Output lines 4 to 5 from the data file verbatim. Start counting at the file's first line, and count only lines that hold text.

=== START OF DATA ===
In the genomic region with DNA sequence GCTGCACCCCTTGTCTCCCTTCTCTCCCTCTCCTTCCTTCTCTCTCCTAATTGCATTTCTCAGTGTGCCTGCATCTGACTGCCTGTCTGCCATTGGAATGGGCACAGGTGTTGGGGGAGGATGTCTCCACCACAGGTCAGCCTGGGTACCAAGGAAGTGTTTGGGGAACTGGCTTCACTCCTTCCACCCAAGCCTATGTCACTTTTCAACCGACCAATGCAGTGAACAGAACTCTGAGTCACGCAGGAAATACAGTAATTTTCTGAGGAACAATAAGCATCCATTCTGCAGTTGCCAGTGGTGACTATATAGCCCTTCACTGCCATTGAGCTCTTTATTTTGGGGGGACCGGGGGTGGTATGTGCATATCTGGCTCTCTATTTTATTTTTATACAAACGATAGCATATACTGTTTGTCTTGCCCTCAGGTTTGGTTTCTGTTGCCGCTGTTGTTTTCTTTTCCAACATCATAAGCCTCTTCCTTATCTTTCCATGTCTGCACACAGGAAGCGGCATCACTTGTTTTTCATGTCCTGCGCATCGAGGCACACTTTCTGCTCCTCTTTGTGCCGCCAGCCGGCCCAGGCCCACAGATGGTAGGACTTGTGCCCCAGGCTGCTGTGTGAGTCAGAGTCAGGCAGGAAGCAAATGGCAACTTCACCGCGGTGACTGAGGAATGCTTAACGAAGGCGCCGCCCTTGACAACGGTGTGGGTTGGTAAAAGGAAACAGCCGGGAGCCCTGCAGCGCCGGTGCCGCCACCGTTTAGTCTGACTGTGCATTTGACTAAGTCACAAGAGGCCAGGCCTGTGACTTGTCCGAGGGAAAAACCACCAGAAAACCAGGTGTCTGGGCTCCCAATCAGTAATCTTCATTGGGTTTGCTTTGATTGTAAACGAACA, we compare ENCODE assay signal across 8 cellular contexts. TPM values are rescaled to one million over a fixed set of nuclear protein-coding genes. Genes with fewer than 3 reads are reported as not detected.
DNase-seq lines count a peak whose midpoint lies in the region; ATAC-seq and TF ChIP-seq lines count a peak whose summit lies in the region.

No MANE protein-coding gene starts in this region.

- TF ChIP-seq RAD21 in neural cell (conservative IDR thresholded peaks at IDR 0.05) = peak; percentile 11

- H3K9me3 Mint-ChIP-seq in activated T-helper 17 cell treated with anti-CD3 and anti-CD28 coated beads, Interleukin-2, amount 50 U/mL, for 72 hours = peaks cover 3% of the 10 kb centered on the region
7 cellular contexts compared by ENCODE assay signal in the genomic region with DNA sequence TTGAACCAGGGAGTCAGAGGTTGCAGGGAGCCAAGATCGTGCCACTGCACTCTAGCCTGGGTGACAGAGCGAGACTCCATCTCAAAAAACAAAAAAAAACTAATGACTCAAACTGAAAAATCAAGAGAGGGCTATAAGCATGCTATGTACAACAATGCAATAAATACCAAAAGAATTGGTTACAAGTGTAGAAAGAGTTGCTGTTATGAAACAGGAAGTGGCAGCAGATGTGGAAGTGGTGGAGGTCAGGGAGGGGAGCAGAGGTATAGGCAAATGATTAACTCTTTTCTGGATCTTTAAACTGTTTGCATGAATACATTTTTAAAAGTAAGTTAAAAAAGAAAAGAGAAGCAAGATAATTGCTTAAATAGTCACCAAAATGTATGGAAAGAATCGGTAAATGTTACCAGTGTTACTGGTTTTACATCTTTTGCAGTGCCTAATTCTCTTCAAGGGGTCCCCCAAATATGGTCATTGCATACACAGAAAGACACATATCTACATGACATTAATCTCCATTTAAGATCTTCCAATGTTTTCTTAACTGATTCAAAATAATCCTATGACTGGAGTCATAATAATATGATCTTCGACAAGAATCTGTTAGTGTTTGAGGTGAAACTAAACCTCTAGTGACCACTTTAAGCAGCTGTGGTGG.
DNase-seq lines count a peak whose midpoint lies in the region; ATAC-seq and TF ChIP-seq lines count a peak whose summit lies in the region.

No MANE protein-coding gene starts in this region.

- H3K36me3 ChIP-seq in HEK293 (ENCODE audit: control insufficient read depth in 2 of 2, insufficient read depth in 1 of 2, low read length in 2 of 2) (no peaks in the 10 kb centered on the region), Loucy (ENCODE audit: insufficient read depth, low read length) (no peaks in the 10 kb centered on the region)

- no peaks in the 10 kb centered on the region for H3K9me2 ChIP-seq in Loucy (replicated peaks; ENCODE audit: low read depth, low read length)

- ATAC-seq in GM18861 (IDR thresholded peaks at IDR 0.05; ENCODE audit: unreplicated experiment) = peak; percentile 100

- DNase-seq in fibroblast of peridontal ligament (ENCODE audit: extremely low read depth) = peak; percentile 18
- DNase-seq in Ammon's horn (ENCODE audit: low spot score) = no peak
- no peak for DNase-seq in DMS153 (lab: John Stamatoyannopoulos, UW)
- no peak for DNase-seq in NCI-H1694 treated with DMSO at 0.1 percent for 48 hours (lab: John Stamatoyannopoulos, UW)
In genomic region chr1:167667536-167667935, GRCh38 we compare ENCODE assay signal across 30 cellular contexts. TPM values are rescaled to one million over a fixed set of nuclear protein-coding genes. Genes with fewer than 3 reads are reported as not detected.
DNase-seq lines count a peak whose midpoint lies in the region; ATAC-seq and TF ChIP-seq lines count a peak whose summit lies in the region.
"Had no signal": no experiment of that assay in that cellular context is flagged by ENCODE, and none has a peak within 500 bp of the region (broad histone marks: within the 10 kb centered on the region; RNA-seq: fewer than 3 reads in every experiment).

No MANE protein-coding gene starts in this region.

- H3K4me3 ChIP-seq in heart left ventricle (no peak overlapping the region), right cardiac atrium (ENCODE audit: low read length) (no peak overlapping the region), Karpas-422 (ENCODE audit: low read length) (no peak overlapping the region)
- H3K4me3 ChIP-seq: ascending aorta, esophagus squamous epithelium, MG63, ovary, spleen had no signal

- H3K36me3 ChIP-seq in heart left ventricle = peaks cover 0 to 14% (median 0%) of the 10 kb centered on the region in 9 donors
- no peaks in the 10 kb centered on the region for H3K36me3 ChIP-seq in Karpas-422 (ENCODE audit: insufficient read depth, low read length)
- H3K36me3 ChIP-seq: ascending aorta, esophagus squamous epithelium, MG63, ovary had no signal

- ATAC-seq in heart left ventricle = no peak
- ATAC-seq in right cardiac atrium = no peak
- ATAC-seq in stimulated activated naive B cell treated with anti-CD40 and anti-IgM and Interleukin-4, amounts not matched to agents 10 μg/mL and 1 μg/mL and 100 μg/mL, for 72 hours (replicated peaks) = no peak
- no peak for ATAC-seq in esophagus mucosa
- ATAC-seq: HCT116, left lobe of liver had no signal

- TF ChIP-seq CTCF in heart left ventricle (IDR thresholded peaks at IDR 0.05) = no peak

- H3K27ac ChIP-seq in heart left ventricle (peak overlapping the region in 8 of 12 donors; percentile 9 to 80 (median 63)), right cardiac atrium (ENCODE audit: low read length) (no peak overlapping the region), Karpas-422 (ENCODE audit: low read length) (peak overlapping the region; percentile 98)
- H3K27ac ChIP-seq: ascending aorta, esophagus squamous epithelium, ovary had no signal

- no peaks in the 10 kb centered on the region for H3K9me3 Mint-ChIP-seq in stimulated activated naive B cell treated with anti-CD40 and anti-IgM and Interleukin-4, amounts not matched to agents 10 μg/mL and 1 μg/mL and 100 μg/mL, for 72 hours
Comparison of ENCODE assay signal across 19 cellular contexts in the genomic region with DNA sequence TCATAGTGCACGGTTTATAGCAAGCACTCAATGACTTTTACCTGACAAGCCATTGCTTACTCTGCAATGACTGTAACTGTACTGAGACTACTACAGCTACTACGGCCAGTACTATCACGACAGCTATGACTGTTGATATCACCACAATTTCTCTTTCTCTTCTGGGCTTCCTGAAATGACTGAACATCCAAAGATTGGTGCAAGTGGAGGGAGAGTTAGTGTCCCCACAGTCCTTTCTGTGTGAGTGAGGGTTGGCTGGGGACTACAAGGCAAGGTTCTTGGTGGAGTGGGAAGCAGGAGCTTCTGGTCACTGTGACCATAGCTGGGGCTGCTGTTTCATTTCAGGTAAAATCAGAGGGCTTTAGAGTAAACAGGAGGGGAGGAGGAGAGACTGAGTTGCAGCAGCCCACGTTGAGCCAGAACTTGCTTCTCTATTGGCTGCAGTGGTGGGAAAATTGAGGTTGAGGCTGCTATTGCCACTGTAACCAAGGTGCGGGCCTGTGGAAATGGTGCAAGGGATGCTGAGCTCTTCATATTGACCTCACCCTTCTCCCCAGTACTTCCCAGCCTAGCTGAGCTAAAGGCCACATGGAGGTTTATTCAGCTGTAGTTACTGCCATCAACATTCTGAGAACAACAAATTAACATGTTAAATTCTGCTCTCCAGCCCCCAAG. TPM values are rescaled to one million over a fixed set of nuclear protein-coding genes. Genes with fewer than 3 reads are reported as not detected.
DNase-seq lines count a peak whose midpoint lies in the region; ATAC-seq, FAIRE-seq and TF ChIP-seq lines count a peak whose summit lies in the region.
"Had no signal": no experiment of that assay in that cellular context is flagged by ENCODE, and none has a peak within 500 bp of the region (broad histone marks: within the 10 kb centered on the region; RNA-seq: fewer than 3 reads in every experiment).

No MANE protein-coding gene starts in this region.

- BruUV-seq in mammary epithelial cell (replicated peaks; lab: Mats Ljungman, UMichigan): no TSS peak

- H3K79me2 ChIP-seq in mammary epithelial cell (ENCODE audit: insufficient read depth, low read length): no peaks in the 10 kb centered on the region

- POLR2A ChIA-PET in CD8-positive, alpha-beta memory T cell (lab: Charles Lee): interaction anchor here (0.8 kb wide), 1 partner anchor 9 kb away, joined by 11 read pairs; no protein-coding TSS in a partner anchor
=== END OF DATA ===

- TF ChIP-seq RAD21 in neural cell (conservative IDR thresholded peaks at IDR 0.05) = peak; percentile 11

- H3K9me3 Mint-ChIP-seq in activated T-helper 17 cell treated with anti-CD3 and anti-CD28 coated beads, Interleukin-2, amount 50 U/mL, for 72 hours = peaks cover 3% of the 10 kb centered on the region